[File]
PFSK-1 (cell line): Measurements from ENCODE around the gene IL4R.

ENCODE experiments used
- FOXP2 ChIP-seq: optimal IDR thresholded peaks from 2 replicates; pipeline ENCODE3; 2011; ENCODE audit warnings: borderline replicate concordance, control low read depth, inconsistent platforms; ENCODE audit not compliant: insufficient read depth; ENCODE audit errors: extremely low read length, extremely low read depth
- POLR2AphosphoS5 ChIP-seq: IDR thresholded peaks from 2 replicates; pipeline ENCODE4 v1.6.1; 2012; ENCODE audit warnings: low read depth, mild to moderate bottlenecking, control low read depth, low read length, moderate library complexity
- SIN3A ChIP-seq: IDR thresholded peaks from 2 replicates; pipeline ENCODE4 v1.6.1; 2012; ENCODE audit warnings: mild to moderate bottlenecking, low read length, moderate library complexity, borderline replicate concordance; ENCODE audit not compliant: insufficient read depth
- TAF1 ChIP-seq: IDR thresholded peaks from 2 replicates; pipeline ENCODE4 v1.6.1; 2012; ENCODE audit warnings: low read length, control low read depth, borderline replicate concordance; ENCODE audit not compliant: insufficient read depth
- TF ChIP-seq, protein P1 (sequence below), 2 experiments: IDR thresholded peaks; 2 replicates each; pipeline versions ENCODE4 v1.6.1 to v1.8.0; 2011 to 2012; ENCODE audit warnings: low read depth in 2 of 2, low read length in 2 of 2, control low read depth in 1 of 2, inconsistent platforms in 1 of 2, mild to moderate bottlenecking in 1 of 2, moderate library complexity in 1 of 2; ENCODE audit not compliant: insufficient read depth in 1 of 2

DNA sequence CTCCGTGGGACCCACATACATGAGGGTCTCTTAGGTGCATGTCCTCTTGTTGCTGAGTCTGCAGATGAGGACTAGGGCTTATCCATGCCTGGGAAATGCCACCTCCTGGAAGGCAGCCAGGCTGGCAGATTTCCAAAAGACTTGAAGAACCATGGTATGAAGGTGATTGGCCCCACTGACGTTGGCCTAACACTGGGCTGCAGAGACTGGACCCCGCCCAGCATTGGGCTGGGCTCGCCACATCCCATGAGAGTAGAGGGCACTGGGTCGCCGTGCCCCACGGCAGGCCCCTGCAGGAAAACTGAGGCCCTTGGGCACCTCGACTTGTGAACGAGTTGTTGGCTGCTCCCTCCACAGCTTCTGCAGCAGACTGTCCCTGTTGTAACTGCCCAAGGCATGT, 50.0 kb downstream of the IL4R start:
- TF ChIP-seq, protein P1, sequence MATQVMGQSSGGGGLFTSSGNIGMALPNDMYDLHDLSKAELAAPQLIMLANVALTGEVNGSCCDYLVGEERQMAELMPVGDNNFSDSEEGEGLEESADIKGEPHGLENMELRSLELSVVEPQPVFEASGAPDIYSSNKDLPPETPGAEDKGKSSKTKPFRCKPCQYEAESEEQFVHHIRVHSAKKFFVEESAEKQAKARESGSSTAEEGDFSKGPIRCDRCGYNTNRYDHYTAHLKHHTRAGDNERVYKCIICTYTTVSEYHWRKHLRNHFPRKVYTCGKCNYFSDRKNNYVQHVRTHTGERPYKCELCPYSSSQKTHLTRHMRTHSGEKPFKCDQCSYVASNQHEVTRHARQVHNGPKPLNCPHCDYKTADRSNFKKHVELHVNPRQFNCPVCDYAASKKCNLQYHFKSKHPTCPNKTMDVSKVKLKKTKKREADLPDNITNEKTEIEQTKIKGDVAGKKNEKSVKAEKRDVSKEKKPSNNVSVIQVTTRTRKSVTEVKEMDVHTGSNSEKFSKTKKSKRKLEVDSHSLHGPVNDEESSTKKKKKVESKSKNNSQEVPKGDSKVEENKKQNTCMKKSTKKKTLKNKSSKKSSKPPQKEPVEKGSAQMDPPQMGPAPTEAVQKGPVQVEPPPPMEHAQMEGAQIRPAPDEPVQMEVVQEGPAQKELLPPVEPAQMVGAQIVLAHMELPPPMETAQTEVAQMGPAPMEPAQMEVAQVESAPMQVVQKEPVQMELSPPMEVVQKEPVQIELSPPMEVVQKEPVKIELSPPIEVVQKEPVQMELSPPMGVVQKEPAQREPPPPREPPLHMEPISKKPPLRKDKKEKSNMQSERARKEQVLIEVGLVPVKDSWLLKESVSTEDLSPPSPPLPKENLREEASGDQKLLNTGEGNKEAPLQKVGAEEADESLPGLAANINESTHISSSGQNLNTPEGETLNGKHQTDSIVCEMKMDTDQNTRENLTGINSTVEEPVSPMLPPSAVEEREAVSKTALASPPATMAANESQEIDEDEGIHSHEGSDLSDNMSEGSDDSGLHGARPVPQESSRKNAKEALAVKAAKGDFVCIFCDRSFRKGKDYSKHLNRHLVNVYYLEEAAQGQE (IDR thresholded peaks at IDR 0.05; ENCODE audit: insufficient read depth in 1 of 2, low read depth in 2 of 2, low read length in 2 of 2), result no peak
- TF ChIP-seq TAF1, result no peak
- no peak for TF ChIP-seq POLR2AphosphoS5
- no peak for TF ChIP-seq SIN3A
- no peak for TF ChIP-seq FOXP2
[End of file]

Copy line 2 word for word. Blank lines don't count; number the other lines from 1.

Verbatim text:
ENCODE experiments used